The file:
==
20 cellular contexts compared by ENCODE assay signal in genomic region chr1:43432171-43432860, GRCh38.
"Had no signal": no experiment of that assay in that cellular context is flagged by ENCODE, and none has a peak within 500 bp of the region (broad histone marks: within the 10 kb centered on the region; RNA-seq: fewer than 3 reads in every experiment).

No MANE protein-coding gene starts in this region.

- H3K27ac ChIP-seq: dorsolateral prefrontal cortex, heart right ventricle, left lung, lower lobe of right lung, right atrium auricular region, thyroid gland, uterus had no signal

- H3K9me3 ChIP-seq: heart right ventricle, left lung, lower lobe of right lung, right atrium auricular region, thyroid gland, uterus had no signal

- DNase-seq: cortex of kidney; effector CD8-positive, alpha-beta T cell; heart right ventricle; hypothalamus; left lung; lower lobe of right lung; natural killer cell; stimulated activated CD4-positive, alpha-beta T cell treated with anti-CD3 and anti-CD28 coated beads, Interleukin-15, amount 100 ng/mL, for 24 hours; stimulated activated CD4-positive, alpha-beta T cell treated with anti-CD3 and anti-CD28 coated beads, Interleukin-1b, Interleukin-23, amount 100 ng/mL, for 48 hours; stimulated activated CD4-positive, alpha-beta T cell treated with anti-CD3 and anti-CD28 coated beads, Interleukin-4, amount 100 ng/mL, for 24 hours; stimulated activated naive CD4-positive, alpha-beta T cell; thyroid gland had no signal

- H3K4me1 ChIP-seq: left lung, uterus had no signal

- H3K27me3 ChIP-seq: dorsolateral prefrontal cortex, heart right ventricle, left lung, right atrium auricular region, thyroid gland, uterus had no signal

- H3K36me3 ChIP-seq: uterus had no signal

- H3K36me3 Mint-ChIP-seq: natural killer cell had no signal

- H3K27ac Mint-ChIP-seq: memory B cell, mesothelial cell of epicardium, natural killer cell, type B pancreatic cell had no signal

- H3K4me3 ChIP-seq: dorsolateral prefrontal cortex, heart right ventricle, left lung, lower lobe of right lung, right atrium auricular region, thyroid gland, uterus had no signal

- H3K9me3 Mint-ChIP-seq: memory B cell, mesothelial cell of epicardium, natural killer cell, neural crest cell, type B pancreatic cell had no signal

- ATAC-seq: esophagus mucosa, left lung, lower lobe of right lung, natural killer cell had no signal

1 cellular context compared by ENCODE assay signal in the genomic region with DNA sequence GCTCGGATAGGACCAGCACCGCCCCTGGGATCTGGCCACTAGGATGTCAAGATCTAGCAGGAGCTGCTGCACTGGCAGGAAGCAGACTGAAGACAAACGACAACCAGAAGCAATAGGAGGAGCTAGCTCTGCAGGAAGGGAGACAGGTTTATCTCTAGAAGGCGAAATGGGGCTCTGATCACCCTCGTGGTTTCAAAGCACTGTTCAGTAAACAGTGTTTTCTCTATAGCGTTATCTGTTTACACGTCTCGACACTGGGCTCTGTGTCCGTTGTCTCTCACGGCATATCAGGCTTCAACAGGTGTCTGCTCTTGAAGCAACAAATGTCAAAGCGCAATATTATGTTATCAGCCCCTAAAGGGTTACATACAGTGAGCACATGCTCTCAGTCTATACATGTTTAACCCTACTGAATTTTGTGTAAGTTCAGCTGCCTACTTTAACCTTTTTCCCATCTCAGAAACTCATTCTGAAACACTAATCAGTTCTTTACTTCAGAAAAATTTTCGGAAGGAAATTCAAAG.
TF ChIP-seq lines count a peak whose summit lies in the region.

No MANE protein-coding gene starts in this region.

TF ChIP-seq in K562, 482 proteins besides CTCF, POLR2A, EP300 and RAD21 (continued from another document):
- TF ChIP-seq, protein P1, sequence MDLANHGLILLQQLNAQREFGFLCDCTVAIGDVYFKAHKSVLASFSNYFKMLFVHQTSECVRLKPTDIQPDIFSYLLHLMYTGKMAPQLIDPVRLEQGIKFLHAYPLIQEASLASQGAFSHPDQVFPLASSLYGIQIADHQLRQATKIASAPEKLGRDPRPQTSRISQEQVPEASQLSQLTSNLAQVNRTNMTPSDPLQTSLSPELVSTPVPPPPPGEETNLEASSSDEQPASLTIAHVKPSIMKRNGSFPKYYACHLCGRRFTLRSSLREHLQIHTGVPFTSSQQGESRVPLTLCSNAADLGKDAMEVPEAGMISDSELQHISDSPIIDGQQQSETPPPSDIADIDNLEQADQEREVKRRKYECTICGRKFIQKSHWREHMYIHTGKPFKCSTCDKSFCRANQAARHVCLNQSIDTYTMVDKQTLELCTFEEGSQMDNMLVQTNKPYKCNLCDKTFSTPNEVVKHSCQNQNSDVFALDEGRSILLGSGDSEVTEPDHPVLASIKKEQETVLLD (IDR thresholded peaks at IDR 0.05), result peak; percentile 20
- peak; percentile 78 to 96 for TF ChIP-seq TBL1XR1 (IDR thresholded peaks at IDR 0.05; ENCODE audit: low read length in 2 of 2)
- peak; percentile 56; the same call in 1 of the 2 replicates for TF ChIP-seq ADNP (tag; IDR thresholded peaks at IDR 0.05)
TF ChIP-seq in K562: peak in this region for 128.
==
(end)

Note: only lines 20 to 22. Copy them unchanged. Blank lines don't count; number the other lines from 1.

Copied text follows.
- peak; percentile 78 to 96 for TF ChIP-seq TBL1XR1 (IDR thresholded peaks at IDR 0.05; ENCODE audit: low read length in 2 of 2)
- peak; percentile 56; the same call in 1 of the 2 replicates for TF ChIP-seq ADNP (tag; IDR thresholded peaks at IDR 0.05)
TF ChIP-seq in K562: peak in this region for 128.